The discovery of a giant oil field in northeast Indiana toward the end of the nineteenth century ushered in a golden era of industry for Indiana. The automobile was but one product of the gas boom. Gas-fired furnaces are key in the manufacture of glass, and by 1900 myriad glass companies were vying for business from Muncie to Dunkirk to Kokomo and beyond.
Firms such as the Indiana Glass Company devoted its plant to the production of pressed and blown decorative glass. The Kokomo Opalescent Glass Company became a principal supplier of stained glass to the New York studios of Louis Comfort Tiffany and John LaFarge. The Root Glass Company designed and produced the original Coca-Cola bottles.
The glass brand that, quite literally, became a household name was Ball. In 1880, the five Ball brothers started the Wooden Jacket Can Company in Buffalo, New York, making wooden-wrapped tin containers for paint and kerosene. Though the business was successful, its flagship product evolved.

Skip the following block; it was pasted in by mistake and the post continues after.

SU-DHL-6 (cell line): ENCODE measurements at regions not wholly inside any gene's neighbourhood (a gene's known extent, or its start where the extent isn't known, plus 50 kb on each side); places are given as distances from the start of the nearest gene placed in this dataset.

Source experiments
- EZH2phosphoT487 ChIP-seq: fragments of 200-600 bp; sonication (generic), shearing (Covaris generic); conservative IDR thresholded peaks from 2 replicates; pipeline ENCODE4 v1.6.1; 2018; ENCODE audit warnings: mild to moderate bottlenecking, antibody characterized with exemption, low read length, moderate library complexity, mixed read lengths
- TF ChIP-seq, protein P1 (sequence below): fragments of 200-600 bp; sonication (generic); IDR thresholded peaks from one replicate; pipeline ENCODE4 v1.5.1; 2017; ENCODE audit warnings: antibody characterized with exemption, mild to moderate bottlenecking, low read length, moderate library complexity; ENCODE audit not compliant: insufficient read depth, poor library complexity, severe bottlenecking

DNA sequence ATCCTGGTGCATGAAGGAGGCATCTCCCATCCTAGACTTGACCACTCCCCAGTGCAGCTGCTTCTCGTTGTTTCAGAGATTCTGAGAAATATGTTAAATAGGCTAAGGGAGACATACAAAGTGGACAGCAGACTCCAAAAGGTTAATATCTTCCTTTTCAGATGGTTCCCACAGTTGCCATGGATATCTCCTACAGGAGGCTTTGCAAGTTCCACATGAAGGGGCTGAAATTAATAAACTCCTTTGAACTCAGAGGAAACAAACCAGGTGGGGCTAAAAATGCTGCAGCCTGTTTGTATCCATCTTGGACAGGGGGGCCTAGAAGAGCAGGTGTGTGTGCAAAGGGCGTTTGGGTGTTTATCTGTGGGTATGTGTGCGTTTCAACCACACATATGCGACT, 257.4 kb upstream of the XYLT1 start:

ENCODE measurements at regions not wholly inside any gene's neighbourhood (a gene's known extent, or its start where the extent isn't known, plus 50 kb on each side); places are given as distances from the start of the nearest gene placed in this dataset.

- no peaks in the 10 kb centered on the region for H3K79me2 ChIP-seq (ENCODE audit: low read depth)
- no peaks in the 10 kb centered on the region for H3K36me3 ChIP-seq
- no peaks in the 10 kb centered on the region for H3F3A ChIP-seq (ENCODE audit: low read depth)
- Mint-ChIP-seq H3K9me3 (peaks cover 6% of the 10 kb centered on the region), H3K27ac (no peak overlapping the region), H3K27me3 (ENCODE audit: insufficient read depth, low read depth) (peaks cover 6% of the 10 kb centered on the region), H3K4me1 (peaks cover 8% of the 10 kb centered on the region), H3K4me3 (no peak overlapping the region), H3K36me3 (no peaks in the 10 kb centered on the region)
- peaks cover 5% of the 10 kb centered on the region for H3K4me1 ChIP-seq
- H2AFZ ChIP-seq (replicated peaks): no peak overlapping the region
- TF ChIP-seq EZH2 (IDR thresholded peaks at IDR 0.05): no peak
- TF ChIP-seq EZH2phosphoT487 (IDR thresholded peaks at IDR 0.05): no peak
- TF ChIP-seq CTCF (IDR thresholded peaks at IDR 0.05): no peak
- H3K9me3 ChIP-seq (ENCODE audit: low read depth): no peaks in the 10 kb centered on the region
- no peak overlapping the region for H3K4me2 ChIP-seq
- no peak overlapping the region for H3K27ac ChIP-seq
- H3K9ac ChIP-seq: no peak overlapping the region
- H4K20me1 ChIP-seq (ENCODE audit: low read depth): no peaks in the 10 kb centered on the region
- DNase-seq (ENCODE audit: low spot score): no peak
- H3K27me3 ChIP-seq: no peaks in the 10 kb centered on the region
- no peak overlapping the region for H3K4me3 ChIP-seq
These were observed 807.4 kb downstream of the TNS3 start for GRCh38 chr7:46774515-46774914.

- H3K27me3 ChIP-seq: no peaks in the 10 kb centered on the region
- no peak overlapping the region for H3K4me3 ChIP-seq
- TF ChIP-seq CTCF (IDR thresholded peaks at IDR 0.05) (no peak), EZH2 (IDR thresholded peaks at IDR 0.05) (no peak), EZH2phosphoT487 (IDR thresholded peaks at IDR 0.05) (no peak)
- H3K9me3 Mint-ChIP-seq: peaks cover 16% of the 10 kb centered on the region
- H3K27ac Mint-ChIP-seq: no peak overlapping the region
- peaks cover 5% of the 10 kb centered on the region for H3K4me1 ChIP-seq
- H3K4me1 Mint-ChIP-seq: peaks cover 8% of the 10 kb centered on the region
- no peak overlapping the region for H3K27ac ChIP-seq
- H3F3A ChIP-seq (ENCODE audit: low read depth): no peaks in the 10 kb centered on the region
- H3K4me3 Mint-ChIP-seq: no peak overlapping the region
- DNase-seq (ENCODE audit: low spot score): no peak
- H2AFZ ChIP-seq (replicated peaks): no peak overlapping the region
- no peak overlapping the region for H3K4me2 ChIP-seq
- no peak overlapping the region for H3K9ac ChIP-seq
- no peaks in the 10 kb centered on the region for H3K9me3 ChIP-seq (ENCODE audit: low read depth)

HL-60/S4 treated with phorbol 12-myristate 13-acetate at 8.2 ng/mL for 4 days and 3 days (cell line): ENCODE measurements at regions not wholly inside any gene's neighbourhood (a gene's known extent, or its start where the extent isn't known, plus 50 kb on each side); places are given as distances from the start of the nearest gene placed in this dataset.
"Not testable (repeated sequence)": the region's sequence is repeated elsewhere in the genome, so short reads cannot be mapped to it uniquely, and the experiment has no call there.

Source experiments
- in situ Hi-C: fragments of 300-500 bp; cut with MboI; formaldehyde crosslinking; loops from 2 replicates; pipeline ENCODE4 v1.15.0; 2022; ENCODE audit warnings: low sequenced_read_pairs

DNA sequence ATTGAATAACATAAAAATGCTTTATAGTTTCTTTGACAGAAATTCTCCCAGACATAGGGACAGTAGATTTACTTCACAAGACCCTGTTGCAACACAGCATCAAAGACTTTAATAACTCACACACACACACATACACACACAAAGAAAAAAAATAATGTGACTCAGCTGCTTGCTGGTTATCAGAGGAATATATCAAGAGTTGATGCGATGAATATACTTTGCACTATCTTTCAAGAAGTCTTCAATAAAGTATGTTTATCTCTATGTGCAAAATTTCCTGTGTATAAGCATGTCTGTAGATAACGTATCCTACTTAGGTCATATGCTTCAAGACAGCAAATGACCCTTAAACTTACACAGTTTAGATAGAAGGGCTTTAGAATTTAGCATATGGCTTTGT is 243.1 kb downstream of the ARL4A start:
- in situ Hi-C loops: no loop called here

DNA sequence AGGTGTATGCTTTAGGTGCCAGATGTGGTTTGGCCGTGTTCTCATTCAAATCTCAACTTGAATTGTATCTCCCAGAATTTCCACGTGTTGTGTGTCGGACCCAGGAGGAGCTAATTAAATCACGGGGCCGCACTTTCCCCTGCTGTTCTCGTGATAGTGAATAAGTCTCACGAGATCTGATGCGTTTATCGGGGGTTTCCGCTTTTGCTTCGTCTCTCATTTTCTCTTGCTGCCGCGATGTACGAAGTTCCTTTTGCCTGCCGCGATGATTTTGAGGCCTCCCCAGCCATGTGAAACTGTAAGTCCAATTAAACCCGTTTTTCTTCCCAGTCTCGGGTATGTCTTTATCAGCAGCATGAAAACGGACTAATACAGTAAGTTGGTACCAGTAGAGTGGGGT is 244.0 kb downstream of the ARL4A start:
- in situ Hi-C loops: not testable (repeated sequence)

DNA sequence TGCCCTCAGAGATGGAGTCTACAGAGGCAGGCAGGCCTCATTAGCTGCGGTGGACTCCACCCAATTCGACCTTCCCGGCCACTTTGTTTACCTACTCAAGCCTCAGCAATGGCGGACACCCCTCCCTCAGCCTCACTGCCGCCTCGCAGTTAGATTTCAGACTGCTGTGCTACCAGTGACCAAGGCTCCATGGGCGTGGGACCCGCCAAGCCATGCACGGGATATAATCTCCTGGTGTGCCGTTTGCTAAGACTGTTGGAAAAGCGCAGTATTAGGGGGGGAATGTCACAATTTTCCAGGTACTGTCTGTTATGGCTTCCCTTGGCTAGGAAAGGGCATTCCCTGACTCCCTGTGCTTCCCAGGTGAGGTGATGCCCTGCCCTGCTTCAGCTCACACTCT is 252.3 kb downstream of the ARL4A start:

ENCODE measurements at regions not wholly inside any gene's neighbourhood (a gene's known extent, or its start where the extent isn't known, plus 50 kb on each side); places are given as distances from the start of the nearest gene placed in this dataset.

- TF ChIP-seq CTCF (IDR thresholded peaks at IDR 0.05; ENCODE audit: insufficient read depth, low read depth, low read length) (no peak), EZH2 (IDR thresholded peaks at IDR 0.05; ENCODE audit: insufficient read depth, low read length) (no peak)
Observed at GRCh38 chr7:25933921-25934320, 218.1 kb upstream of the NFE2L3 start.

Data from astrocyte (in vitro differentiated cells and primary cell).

In time, the glass canning jar was the Ball brothers’ focus, and the renamed company relocated to Muncie to take advantage of the natural gas readily available there. Ball Brothers Glass Manufacturing Company became known for its efficiency and self-sufficiency. At its peak the Ball plant produced 30 jars a minute. Ultimately Ball Brothers took over production of the lids for the jars and the cardboard boxes to ship them—not incidentally in company-owned railcars.
By 1936, the company had five plants outside of Indiana, and employed 2500 workers at its headquarters in Muncie. In 1917, the Ball brothers’ beneficence kept the Indiana Normal Institute from foreclosure. In recognition of that gift and the family’s ongoing philanthropy, the school was eventually renamed Ball State University.